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Body of Giant Oarfish found on Catalina Island

The body of a giant oarfish, a creature that could inspire stories of sea monsters, washed up on Santa Catalina Island off the coast of Los Angeles and was found June 1. This creature is 17 feet in length, was named because of its resemblance to an oar and is said to have inspired sailors to tell stories of sea serpents.

The giant fish is of particular interest to scientists because they have not yet been studied in great detail. They inhabit an area of about 3000 feet in depth, which make them difficult to examine. Very little is known about their population and behavior so this finding is a very good opportunity to learn more about them.

Several parts of the oarfish including the head, guts and reproductive tract were removed from the fish and sent to California State University where they will be studied by experts. It is still unknown why the fish died.

The few sightings of these fish in their natural habitat have revealed they float vertically in the water with their heads pointing up. Betrand Loyer, who produced a movie about them, described this behaviour as  “really a stunning vision of beauty, of grace.”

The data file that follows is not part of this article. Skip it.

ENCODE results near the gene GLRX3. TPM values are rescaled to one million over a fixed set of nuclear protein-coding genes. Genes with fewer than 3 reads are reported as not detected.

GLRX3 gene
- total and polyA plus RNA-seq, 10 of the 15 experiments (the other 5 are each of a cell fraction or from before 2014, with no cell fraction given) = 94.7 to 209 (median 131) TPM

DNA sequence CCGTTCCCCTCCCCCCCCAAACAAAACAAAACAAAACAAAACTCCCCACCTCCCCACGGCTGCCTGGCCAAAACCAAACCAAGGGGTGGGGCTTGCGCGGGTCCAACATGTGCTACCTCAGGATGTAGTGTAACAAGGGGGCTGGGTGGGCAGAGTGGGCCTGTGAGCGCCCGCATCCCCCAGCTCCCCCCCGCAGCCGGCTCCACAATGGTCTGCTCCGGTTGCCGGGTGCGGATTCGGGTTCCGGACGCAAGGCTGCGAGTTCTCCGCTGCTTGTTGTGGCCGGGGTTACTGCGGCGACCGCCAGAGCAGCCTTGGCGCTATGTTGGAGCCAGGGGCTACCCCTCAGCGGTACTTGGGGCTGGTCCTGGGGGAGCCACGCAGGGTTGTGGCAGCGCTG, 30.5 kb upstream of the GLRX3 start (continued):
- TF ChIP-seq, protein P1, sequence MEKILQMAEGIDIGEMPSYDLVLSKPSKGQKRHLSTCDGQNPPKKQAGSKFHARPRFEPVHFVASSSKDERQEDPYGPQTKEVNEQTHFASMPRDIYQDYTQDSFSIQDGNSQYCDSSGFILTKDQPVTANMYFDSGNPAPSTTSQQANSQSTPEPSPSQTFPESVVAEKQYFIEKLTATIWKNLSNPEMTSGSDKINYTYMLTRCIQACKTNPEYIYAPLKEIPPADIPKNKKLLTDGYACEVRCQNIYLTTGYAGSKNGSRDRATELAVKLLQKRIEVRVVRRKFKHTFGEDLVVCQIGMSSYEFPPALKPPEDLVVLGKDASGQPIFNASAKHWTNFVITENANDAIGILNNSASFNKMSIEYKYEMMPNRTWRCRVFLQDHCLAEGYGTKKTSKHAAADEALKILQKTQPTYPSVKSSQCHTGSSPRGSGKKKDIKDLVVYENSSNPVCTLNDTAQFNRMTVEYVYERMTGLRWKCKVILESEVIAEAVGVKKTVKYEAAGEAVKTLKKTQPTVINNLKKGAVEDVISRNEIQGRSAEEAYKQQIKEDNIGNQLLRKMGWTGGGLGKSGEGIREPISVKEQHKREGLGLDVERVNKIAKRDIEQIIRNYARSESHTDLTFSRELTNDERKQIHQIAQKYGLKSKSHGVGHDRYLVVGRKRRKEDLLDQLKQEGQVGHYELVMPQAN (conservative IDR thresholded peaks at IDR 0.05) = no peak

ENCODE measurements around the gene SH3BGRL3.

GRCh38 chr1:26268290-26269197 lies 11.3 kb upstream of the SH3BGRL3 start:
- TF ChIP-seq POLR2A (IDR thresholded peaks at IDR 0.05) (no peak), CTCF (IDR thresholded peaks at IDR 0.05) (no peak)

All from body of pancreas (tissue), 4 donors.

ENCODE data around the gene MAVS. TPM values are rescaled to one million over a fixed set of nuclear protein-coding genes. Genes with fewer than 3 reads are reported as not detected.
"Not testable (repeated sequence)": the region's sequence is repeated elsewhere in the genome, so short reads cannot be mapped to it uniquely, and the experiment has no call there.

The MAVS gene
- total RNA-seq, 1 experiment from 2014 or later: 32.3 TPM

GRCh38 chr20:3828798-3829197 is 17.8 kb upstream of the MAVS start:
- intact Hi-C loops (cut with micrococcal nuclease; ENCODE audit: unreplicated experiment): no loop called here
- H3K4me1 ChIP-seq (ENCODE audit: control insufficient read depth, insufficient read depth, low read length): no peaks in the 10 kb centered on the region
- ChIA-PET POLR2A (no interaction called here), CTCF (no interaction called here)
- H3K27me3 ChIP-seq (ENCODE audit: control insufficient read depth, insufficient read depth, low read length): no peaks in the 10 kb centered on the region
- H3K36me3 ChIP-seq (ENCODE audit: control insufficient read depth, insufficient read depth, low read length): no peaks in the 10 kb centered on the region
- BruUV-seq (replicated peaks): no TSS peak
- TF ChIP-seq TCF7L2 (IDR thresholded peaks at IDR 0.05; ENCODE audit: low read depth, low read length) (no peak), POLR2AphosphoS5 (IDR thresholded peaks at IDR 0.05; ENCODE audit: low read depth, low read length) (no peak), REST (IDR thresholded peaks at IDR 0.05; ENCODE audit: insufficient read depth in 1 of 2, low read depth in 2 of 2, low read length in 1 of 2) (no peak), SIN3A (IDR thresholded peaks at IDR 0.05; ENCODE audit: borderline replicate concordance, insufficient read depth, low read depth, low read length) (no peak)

David Chan, who dissected the important parts of fish, said it appeared to be missing its tail so this oarfish may have been even longer than it appears. Oarfish without full tails is not an uncommon occurrence says Tyson Roberts, an expert in oarfish and author of a book about them. Oarfish have the ability to detach their tail if they feel threatened in a process of autotomy.

When the oarfish was found, there was evidence of scavenging by seabirds so it was important to dissect the parts of interest quickly to avoid damage and decay.

Amy Catalano and her co-worker are said to be the first people to discover the washed up carcass while they were perfuming a surgery on birds on the area. She said, “It was amazing, it felt like a movie prop. It looked make-believe almost.”

Several oarfish have washed up on west coast beaches in the past few years including two in the space of one week in 2013 in southern California. One of them was found by a group of third graders who initially thought it resembled a ‘giant eel.’

Oarfish are the world’s largest known bony fish reaching a maximum length of about 50 feet and can weight up to 600 pounds. Although not much is known about them, they are thought to eat tiny plankton.

It will be very interesting to see what we will learn about this giant fish in the near future as study results are published by the scientists working with the various parts.

About Harry H

Harry H
Harry is currently studying biology and chemistry in University and hopes to go to grad school for evolutionary biology. He enjoys writing about sciences and sports and is a big fan of hockey and soccer. Some of his other interests are reading and rock climbing. Contact Harry: harry.h@youthindependent.com